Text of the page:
David Hockney Illustrates the Fairy Tales of the Brothers Grimm
The beauty of ugly and the whimsy of negative space.
By Maria Popova
As a lover of fairy tales — especially little-known gems like those E.E. Cummings wrote for his only daughter or beloved classics illustrated by creative legends like Edward Gorey, Maurice Sendak, and Alice and Martin Provensen — I was delighted to discover Six Fairy Tales from the Brothers Grimm with Illustrations by David Hockney (public library), in which the celebrated contemporary artist and pop art icon adds to history’s finest visual takes on the Grimm tales. This tiny treasure, originally published in 1970 by London’s Petersburg Press and reissued in 2012, features Hockney’s weird and wondrous drawings for The Little Sea Hare, Fundevogel, Rapunzel, The Boy Who Left Home to Learn Fear, Old Rinkrank, and Rumpelstilzchen.
What makes Hockney’s visual interpretation especially enchanting is that while traditional fairy tale images tend to rely on beauty and color to create magic and contrast the beautiful and the ugly to distinguish between good and evil, even the princesses in his black-and-white illustrations are unassuming, ugly even; where ornate, detailed imagery would ordinarily fill the traditional visual vignette, Hockney’s ample use of negative space invites the imagination to roam freely. Perhaps above all, his haunting, scary, architectural illustrations serve as a testament to J.R.R. Tolkien’s assertion that, even if they might appeal to the young, fairy tales are not written “for children.”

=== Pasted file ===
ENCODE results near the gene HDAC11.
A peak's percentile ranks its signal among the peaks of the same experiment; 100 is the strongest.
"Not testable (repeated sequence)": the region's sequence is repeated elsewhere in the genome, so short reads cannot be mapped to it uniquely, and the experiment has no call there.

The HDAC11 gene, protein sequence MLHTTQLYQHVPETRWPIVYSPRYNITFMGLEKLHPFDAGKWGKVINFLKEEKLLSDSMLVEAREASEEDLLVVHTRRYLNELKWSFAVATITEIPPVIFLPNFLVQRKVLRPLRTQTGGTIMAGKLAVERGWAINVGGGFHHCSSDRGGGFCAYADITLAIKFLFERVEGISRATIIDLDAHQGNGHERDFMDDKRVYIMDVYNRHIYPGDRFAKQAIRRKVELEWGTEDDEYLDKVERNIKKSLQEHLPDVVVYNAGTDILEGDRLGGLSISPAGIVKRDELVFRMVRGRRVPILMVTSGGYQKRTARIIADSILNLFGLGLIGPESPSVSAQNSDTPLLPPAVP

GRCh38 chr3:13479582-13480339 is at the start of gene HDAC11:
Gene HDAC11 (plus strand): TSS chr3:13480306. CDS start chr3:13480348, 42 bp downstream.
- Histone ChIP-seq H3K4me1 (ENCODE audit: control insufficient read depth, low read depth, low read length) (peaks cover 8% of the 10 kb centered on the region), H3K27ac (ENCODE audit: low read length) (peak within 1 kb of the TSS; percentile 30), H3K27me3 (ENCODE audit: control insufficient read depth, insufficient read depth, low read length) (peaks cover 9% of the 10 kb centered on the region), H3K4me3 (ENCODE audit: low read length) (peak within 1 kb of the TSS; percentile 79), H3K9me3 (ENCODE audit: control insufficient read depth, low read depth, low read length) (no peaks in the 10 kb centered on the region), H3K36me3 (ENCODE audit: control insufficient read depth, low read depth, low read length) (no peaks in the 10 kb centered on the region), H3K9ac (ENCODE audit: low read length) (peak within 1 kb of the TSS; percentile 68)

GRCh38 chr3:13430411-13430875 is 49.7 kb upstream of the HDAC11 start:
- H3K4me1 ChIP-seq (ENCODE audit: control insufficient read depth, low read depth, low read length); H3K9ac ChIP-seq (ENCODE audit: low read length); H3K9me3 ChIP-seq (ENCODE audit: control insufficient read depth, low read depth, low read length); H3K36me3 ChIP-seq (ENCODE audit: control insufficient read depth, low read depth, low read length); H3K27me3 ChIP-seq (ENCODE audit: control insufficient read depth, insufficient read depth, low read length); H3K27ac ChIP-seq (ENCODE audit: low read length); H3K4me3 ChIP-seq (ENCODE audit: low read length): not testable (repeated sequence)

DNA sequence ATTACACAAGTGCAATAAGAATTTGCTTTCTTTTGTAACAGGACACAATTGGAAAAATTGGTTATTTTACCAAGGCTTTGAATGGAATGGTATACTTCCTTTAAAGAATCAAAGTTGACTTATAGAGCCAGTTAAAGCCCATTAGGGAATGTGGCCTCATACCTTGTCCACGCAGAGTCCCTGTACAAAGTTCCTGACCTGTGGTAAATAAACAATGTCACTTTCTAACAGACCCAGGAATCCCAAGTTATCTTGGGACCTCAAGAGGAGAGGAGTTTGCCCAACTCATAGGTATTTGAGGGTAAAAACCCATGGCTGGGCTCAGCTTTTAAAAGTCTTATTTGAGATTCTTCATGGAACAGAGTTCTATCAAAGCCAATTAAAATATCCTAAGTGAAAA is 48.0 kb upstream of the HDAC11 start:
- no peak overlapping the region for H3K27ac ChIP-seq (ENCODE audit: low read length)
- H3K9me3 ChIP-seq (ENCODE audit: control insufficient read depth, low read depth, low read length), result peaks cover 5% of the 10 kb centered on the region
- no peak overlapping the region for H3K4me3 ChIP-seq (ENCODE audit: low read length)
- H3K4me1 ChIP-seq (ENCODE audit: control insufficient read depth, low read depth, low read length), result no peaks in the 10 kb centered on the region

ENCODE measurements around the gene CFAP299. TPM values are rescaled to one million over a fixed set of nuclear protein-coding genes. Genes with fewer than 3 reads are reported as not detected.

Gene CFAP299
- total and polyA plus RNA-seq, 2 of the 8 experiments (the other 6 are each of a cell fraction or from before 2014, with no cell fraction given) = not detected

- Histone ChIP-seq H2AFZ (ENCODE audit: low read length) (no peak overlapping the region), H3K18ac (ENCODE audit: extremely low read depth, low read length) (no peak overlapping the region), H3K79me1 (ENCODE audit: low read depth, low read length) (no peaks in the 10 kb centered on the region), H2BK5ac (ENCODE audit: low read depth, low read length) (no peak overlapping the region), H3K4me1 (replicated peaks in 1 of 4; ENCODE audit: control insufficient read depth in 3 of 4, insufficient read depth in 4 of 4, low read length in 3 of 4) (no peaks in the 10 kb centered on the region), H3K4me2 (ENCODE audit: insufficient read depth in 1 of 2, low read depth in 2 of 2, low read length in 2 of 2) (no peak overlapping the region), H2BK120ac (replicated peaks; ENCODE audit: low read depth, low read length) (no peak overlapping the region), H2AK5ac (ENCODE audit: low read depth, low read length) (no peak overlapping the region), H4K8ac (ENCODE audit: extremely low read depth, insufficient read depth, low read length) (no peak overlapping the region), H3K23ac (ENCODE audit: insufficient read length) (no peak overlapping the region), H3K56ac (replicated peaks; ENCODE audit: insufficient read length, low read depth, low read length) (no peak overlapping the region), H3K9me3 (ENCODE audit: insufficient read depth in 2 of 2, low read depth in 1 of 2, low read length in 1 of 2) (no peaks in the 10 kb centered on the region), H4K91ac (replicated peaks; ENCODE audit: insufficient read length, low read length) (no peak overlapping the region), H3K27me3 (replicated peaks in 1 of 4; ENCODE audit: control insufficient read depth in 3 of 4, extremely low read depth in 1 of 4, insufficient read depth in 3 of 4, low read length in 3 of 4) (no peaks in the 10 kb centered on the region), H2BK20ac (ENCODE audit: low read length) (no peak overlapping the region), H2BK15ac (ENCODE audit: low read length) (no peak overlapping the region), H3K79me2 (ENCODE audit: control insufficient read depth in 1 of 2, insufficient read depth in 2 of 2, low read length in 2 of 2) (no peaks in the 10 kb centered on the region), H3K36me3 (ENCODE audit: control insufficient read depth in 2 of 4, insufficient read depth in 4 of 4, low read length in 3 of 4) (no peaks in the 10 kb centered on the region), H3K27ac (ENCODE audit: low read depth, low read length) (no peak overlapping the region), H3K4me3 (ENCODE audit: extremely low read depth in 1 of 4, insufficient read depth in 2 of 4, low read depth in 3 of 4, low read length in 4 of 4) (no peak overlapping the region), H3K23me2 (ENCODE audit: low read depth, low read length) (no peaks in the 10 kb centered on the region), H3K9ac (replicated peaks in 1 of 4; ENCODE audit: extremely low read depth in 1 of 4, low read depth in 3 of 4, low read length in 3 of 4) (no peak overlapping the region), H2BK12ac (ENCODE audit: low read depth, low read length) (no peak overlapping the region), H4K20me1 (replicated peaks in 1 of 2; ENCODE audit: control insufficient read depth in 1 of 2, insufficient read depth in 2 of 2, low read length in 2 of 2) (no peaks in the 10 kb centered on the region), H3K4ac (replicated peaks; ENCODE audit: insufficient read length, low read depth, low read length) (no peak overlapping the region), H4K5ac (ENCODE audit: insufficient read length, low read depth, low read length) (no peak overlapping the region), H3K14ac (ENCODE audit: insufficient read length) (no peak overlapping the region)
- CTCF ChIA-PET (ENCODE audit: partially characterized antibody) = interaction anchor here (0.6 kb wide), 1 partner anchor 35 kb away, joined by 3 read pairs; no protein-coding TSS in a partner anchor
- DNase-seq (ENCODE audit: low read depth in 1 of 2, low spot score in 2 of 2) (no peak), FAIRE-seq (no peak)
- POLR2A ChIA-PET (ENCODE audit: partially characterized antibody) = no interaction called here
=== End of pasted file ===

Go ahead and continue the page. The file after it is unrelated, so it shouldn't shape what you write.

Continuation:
Here are a few favorite etchings.
Six Fairy Tales from the Brothers Grimm with Illustrations by David Hockney is an absolutely wonderful little tome, doubly so for the gorgeous fabric-bound red cover and the elegant, minimalist black-white-and-red typesetting of the story text. Pair it with the best illustrations from 130 years of Brothers Grimm fairy tales and how Hans Christian Andersen changed storytelling.
For more famous artists’ illustrations for literary classics, see Matisse’s 1935 etchings for Ulysses, Milton Glaser’s art for Lord Byron’s “Don Juan,” Picasso’s drawings for a naughty ancient Greek comedy, William Blake’s paintings for Dante’s Divine Comedy, and Salvador Dalí’s prolific illustrations for Don Quixote in 1946, the essays of Montaigne in 1947, Alice in Wonderland in 1969, and Romeo & Juliet in 1975.
Published February 6, 2014